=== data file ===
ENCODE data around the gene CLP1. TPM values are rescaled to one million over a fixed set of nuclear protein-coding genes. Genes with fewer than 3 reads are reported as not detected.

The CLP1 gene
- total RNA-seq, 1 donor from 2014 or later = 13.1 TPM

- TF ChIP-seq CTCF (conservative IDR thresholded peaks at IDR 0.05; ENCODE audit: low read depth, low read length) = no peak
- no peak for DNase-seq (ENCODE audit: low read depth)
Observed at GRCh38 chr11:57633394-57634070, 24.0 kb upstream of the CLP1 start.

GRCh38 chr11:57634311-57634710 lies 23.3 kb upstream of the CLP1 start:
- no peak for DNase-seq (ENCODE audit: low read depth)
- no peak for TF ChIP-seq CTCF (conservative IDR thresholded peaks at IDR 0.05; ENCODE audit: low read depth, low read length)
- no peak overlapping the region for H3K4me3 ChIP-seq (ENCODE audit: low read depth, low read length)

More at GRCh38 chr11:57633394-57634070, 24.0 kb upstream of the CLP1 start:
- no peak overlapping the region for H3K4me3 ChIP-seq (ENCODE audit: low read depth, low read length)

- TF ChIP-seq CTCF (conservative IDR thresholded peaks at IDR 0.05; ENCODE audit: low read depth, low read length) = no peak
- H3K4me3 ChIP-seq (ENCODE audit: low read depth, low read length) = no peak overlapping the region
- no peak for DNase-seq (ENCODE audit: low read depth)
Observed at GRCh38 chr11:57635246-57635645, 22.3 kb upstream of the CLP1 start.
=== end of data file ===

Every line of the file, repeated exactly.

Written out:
ENCODE data around the gene CLP1. TPM values are rescaled to one million over a fixed set of nuclear protein-coding genes. Genes with fewer than 3 reads are reported as not detected.

The CLP1 gene
- total RNA-seq, 1 donor from 2014 or later = 13.1 TPM

- TF ChIP-seq CTCF (conservative IDR thresholded peaks at IDR 0.05; ENCODE audit: low read depth, low read length) = no peak
- no peak for DNase-seq (ENCODE audit: low read depth)
Observed at GRCh38 chr11:57633394-57634070, 24.0 kb upstream of the CLP1 start.

GRCh38 chr11:57634311-57634710 lies 23.3 kb upstream of the CLP1 start:
- no peak for DNase-seq (ENCODE audit: low read depth)
- no peak for TF ChIP-seq CTCF (conservative IDR thresholded peaks at IDR 0.05; ENCODE audit: low read depth, low read length)
- no peak overlapping the region for H3K4me3 ChIP-seq (ENCODE audit: low read depth, low read length)

More at GRCh38 chr11:57633394-57634070, 24.0 kb upstream of the CLP1 start:
- no peak overlapping the region for H3K4me3 ChIP-seq (ENCODE audit: low read depth, low read length)

- TF ChIP-seq CTCF (conservative IDR thresholded peaks at IDR 0.05; ENCODE audit: low read depth, low read length) = no peak
- H3K4me3 ChIP-seq (ENCODE audit: low read depth, low read length) = no peak overlapping the region
- no peak for DNase-seq (ENCODE audit: low read depth)
Observed at GRCh38 chr11:57635246-57635645, 22.3 kb upstream of the CLP1 start.